"We haven't really been able to study dynamics, to see if a chemical reaction like protein folding varies inside of a living cell," he said. "With temperature jumps and pressure jumps, you can do those experiments very quickly, but you don't get any imagery that lets you see if proteins fold faster in one region and slower in another," Gruebele said.
On the other hand, fluorescence microscopy allows researchers to see inside of cells, but it precludes them from studying cell dynamics and kinetics.
"With fluorescence microscopy, we're able to take images of cells and see inside them, but we can't observe how anything rapidly changes or adapts with time, so you can't look at any but the slowest dynamics. This experiment puts those two aspects together," he said.
Since biomolecular dynamics are predominantly studied in vitro, with the results extrapolated to explain how the same processes would function in a living cell, Gruebele says the new technique has yielded some interesting data that could change standard thinking in the field.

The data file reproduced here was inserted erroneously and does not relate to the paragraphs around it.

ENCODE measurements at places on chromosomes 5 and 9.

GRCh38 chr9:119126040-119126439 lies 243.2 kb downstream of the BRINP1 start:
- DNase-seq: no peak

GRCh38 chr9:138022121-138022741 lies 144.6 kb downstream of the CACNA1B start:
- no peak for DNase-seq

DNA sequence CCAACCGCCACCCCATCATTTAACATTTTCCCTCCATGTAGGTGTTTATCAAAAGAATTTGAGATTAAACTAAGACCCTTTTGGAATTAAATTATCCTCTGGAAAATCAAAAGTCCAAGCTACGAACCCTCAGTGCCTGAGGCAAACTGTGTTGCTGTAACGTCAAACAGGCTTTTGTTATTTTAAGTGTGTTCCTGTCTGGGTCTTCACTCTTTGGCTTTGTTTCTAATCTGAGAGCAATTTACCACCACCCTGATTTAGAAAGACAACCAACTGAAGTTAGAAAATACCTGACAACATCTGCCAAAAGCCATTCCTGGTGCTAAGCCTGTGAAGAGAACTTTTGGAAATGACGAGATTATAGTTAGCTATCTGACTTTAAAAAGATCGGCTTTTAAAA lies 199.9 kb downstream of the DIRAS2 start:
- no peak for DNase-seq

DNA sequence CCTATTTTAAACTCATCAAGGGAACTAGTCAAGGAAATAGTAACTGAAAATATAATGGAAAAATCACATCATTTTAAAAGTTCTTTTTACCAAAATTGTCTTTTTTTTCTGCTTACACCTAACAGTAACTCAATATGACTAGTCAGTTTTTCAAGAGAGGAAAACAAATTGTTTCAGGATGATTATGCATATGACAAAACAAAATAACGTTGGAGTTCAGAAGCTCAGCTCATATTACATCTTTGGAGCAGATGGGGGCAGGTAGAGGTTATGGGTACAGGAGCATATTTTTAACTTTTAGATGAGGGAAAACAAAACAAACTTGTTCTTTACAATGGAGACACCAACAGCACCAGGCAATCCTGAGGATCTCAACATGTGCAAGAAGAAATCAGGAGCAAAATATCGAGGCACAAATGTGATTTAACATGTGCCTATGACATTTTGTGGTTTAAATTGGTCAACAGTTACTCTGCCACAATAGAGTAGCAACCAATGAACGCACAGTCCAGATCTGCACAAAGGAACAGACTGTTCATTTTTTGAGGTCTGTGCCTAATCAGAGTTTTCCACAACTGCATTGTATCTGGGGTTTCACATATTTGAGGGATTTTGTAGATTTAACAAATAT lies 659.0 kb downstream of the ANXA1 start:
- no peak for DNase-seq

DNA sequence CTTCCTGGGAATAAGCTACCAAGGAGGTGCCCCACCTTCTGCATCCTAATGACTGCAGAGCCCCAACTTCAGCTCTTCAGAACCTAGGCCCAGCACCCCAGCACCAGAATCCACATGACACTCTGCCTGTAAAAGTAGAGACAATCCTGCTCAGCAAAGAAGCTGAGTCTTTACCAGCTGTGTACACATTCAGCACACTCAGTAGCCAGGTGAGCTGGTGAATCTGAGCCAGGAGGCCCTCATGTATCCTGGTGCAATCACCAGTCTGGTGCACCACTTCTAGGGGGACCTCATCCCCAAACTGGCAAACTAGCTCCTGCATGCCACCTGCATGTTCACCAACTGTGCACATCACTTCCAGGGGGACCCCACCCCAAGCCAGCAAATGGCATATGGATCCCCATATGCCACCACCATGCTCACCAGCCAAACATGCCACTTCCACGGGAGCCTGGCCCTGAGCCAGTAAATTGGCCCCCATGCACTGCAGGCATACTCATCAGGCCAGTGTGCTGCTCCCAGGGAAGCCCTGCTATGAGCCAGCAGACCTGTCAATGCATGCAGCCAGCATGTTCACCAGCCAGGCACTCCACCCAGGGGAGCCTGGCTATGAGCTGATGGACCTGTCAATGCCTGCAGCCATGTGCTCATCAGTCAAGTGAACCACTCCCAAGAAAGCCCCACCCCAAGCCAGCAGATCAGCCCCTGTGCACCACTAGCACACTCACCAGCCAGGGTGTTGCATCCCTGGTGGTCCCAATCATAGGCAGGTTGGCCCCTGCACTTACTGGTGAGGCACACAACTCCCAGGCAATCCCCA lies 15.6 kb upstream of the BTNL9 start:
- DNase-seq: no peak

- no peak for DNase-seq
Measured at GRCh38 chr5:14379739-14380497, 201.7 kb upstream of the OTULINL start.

"If you perform experiments only in an artificial environment such as a test tube and not in a living cell, you only get one answer," Gruebele said. "It's a reproducible environment; therefore, it always gives you the same answer. If you do it in a cell, we find we get very different answers in different parts of the cell."
According to Gruebele, the proteins studied in vivo using the new technique were more stable, their thermal denaturation was more gradual and their folding kinetics were slower than the same proteins studied in vitro.
Gruebele said that in living cells, "You really expect a lot of heterogeneity, that there would be a lot of differences among different areas of the cell, that th
|Contact: Phil Ciciora|
University of Illinois at Urbana-Champaign